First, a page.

“SuperBlue came around because of COVID,” said Elling, during a phone interview last week from his home in Chicago.

“He and I were signed to Blue Note Records at the same time. We’ve always liked each other’s music. Charlie called and said – let’s make music.

“Charlie used modern technology. He laid tracks down and sent them to me. They were just rhythm tracks. I added melodies and lyrics. It was a very 21st century project.

“I was really happy with the whole situation – to have something to put out that was innovative. I thought it was tremendous. It was a lifesaver. It allowed me to stick my neck out in a creative way.”

“SuperBlue: The Iridescent Spree” is the fourth SuperBlue release. First was “SuperBlue” (Edition Records 2021) followed by “SuperBlue: The London Sessions (Live)” (EP) (Edition Records 2022) and “SuperBlue: Guilty Pleasures (feat. Nate Smith)” (Edition Records 2023). Like the other three, “SuperBlue: The Iridescent Sphere” was released on Edition Records.

Elling was destined to have a career in music.

“My dad was a church musician,” said Elling. “Music was around all the time when I was growing up. When I was a teenager, I was listening to bands like Journey and Boston and other rock-and-roll groups.”

Born in Chicago and raised in Rockford, Elling became interested in music through his father, who was Kapellmeister at a Lutheran church. He sang in choirs and played musical instruments. He encountered jazz while a student at Gustavus Adolphus College in Minnesota. After college, he enrolled in the University of Chicago Divinity School, but he left one credit short of a degree to pursue a career as a jazz vocalist.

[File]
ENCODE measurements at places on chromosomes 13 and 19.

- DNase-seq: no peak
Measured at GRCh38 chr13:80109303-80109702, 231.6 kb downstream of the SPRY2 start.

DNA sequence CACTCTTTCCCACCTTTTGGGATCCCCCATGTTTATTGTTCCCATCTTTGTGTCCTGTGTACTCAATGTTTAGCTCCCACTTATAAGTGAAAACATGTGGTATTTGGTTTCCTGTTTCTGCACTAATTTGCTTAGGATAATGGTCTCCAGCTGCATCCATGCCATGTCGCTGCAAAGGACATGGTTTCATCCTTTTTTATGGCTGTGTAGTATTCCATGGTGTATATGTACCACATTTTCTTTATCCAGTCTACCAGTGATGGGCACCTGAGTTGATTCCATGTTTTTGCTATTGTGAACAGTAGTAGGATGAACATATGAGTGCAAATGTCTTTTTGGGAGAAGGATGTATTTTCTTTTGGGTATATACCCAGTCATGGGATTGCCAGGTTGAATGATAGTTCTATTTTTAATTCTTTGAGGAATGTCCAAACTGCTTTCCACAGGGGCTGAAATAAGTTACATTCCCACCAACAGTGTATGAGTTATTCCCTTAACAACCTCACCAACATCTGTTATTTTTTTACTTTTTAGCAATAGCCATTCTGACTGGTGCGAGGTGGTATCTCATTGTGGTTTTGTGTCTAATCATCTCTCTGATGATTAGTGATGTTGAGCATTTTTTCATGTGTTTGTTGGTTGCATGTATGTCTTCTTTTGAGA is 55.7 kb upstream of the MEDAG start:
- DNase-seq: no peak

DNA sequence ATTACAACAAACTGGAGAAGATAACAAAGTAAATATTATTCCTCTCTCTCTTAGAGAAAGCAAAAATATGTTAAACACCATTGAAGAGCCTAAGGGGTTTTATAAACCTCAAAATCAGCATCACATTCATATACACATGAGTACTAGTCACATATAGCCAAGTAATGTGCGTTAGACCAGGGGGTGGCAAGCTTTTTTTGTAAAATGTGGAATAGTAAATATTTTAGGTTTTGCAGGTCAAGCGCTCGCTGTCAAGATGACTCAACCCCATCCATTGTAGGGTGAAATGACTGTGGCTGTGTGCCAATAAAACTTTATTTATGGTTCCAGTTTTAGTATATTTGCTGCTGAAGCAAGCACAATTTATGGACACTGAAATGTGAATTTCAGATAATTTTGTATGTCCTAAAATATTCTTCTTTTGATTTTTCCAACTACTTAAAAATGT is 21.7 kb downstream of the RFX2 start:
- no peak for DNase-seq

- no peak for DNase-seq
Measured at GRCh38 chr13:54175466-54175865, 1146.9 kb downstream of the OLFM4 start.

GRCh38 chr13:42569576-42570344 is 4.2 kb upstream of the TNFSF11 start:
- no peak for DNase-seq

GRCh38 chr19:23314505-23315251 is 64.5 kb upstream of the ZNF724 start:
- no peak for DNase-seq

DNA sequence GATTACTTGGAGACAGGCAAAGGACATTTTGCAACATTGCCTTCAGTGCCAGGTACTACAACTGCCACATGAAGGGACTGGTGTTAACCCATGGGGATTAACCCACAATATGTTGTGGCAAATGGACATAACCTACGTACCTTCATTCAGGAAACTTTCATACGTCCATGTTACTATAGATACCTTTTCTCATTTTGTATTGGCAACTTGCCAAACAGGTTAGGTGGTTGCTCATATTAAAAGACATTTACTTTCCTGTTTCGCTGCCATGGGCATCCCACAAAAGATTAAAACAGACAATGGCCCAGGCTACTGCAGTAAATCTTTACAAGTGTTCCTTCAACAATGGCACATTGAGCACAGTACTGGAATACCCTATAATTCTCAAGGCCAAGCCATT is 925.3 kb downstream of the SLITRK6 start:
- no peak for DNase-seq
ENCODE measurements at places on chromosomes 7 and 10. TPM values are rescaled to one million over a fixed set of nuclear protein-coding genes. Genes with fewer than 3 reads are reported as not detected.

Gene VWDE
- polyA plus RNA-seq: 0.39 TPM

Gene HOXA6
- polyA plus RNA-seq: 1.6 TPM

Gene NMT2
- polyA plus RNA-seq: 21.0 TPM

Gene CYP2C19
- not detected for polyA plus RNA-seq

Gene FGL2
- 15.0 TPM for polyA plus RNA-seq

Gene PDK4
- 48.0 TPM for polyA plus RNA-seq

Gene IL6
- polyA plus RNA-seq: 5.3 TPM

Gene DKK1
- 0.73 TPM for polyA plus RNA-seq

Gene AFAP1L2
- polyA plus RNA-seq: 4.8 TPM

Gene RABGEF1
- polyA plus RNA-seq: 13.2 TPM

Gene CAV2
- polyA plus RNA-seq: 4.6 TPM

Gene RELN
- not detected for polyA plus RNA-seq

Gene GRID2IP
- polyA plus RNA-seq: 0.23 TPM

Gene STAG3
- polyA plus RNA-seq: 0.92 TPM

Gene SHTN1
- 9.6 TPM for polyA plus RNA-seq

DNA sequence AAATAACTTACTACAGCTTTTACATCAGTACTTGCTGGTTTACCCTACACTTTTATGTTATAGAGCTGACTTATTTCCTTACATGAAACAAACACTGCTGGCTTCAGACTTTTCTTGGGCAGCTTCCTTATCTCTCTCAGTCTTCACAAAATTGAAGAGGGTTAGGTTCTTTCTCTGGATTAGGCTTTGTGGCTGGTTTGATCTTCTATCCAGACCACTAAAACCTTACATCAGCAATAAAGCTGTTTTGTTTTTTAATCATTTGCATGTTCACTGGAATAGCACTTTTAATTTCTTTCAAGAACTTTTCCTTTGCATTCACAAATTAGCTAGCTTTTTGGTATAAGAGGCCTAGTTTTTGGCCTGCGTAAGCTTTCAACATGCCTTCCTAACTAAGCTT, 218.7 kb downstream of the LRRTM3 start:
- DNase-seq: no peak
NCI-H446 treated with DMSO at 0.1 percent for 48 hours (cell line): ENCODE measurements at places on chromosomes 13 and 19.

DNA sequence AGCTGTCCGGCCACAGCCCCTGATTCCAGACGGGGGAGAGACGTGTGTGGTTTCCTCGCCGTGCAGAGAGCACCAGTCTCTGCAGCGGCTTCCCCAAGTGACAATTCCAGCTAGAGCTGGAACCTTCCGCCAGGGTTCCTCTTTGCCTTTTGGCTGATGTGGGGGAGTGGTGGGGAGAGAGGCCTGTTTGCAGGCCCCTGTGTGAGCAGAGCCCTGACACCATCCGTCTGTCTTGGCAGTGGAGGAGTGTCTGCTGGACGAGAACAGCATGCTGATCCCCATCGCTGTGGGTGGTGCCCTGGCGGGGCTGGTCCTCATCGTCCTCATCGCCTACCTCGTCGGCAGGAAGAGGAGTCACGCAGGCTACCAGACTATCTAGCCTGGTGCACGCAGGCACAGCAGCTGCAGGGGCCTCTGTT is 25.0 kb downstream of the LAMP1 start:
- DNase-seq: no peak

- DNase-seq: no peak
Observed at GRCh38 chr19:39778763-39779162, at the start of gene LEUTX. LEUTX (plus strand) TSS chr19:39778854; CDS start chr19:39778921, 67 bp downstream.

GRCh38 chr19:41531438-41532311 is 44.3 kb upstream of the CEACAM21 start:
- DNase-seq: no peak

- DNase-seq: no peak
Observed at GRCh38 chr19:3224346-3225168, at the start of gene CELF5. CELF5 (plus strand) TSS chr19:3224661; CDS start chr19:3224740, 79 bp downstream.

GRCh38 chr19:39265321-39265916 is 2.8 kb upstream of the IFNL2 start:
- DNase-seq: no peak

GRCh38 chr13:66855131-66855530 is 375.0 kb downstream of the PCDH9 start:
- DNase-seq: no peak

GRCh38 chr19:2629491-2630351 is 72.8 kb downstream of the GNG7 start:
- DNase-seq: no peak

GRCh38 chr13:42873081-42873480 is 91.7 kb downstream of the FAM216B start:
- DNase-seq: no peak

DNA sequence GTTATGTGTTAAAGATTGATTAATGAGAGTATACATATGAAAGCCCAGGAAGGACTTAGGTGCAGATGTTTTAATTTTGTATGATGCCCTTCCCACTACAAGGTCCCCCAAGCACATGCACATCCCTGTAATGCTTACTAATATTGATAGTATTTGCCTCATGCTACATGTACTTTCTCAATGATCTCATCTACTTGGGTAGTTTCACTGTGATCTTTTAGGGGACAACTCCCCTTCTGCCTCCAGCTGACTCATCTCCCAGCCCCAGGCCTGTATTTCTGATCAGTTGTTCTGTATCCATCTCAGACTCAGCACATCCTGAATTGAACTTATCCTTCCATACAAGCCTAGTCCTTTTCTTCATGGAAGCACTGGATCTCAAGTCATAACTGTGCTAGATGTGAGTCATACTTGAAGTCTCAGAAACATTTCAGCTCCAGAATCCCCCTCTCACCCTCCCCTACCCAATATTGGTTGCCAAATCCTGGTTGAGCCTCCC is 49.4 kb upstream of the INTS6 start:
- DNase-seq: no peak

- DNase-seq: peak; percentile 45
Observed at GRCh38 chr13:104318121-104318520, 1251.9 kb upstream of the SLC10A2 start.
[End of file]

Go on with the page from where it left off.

“The musicians in the Chicago scene really pulled me in,” said Elling. “I was singing with big bands in Chicago.

“Von Freeman, Eddie Johnson, Ed Petersen — they all encouraged me. I owe my career to them. When I was old enough to hang out, I realized these guys were still alive.

“I was never going to be a pop guy or a classical jazz guy. When I was in my early twenties, I got into their music and knew I wanted to sing jazz.

“I would go door-to-door and try to get it happening. After a couple years scuffling, it started to happen. I was never able to be a sideman as a singer, so I decided to be a bandleader.’